In some implementations, a system for generating character-based text having a vertical orientation may include a server that receives a request for the character-based text, and a formatting engine that defines a table using a markup language definition. The formatting engine may represent each sentence in the character-based text in a column of the table, and represent each word in the sentence in a cell associated with a row and the column such that each sentence is defined in the vertical orientation. The formatting engine may prepare a markup language definition document containing the table to be served in response to the request.
This summary is provided to introduce a selection of concepts in a simplified form that are further described below in the detailed description. This summary is not intended to identify key features or essential features of the claimed subject matter, nor is it intended to be used to limit the scope of the claimed subject matter.
Methods and systems are provided to enable the presentation of vertically oriented written language symbols and/or words in a textual format. According to some implementations, a control may be provided for WAP pages using markup languages, such as HyperText Markup Language (HTML), Extensible HyperText Markup Language (XHTML) and Compact HyperText Markup Language (CHTML) to display vertically oriented (top down) written languages in an application, such as a browser running on a computing device. A designer may use the control to format the words in each sentence of a text section, such that the words are written from top to down in one column, and sentences are written in different columns.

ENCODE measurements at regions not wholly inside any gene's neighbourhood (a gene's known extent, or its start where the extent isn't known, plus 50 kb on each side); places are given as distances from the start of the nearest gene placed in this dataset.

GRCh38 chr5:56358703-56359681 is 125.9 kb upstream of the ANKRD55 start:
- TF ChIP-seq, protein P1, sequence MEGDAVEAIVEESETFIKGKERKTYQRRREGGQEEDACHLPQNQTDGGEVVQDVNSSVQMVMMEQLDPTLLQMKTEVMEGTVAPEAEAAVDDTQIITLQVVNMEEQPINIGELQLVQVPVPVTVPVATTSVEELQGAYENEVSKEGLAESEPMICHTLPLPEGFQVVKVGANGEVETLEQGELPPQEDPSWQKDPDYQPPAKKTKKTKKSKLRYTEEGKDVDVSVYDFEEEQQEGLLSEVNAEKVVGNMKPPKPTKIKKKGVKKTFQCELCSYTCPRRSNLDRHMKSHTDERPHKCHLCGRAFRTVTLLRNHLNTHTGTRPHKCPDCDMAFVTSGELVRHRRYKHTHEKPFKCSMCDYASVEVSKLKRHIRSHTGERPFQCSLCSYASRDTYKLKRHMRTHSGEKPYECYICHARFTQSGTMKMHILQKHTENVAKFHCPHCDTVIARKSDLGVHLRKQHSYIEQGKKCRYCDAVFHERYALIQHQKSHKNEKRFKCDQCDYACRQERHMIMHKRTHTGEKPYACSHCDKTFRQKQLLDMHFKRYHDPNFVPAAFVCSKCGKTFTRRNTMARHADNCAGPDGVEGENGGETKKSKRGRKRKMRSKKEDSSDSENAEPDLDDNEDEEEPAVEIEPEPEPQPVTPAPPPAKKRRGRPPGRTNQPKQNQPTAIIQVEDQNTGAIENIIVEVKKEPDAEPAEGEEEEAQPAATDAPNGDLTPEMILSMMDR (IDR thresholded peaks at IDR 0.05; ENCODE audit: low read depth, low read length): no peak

According to some implementations, HTML, XHTML and CHTML table tags may be used to define the table 200. As such, the table 200 may be defined, as follows:
<table cellspaceing=0 cellPadding=0 border=0>
The <table> tag above defines an instance of the table within the document, the <tr> tag defines the rows, and the <td> tag defines the cell contents. The <table> tag may also include definitions of table headers and other tables. In some implementations, the borders and cell lines of the table 200 may be hidden, set to a zero pixel width, or defined to be the same color as a background of a web page to provide an appearance such as shown in
In an implementation, Cascading Style Sheets (CSS) may be used to define the presentation of the table 200 in the browser. CSS may be used to define colors, fonts, layout, and other aspects of document presentation. Using CSS, the same document may be presented in different styles for different browsers, such that the character-based text in the table 200 may be scaled to the browser display area using either relative or absolute units. Relative length units specify a length relative to another length property. Style sheets that use relative units will more easily scale from one medium or device to another. The relative units may be: the font-size of the relevant font (em), the ‘x-height’ of the relevant font (ex), and a pixel value relative to the viewing device (px). Pixel units are relative to the resolution of the viewing device, such as the screen of the mobile computing device. Absolute units define aspects of the formatting using absolute measurements of the browser display area.